Taste or Taboo: Dietary Choices in Antiquity

Taste or Taboo: Dietary Choices in Antiquity


By (author) Michael Beer


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  • Publisher: PROSPECT BOOKS
  • Format: Paperback | 160 pages
  • Dimensions: 138mm x 214mm x 16mm | 222g
  • Publication date: 1 July 2010
  • Publication City/Country: Blackawton
  • ISBN 10: 1903018633
  • ISBN 13: 9781903018637
  • Sales rank: 1,926,817

Product description

For many centuries the meaning of food has been much more than merely nutrition on the table. The types of food a man eats, the ways in which he cooks it, the style in which it is served: all these carry their own significance which is extended by contemporary and later observers to describe the identity of the unwitting eater. This book looks at the way in which food was employed in Greek and Roman literature to impart identity, whether social, individual, religious or ethnic. In many instances these markers are laid down in the way that foods were restricted, in other words by looking at the negatives instead of the positives of what was consumed. Michael Beer looks at several aspects of food restriction in antiquity, for example, the way in which they eschewed excess and glorified the simple diet; the way in which Jewish dietary restriction identified that nation under the Empire; the way in which Pythagoreans denied themselves meat (and beans); and the way in which the poor were restricted by economic reality from enjoying the full range of foods. These topics allow him to look at important aspects of Graeco-Roman social attitudes. For example, republic virtue, imperial laxity, Homeric and Spartan military valour, social control through sumptuary laws, and answers to excessive drinking. He also looks closely at the inherent divide of the Roman world between the twin centres of Greece and Rome and how it is expressed in food and its consumption. The book is written for the intelligent and educated reader but does not rely on quotations in the original Latin or Greek. It is fully referenced and indexed.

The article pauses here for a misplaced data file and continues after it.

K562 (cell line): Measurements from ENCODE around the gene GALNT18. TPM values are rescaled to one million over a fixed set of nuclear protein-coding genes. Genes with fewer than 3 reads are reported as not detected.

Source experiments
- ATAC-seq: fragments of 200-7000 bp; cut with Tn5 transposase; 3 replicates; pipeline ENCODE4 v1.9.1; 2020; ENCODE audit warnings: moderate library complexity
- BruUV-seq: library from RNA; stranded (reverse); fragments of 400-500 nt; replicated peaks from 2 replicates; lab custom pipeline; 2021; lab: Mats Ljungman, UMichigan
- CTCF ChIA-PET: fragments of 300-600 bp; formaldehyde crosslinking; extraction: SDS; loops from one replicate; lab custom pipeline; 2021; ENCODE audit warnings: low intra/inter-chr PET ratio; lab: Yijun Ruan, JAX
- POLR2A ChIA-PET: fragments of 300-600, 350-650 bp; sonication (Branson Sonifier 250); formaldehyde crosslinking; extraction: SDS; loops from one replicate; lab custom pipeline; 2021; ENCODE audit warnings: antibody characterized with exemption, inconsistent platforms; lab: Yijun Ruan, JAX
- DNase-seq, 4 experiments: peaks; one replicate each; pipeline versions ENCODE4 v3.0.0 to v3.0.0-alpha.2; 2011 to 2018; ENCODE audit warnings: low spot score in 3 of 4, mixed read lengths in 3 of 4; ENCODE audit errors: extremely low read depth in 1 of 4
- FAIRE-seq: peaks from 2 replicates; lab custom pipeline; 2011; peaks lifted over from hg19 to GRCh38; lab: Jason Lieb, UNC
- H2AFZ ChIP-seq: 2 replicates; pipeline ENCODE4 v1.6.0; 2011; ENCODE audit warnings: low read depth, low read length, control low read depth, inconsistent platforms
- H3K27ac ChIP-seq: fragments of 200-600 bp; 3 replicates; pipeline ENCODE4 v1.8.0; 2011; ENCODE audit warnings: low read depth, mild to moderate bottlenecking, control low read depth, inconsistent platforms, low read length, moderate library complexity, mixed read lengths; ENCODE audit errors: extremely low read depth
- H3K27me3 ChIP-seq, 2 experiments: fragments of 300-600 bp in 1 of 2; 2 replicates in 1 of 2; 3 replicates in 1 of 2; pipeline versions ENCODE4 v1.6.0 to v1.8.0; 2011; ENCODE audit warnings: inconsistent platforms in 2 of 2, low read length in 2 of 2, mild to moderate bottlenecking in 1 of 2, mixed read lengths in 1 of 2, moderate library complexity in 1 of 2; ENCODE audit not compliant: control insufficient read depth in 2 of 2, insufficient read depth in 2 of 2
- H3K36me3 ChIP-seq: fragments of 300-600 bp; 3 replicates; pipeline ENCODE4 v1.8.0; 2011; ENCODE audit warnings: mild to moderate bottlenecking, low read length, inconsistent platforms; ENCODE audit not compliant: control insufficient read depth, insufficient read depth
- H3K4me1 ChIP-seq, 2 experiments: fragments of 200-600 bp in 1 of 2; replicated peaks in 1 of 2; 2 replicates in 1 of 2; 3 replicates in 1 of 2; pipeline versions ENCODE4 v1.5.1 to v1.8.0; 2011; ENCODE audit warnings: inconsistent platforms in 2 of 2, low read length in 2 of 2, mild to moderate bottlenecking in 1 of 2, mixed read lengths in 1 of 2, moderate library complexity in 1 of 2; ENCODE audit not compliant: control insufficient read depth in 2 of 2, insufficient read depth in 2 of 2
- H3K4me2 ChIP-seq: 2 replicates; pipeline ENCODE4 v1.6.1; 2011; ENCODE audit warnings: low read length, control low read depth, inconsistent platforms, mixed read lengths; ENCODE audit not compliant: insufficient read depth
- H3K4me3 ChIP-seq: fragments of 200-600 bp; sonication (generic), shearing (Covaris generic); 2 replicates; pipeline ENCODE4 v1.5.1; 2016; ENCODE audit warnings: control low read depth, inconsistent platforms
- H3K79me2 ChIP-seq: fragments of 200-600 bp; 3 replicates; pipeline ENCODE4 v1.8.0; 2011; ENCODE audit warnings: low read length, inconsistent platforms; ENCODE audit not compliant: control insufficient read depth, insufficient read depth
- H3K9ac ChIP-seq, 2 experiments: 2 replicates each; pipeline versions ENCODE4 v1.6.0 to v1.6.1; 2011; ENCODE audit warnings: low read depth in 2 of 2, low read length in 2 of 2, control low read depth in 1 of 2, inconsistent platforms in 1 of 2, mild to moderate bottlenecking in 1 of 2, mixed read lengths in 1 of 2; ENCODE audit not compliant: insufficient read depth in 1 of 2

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Author information

Michael Beer received his doctorate from the University of Exeter in pursuing the topic of his book. He now teaches in Exeter. This is his first book.

Table of contents

List of abbreviations. Introduction. The diet of the poor and involuntary dietary restriction. Vegetarianism. Beans. Fish. The dietary laws of the Jews. Restrictions upon alcohol. State control of food: Spartan diet and Roman sumptuary laws. Gluttony versus abstinence: the tyrant and the saint. Conclusion. Bibliography. Index.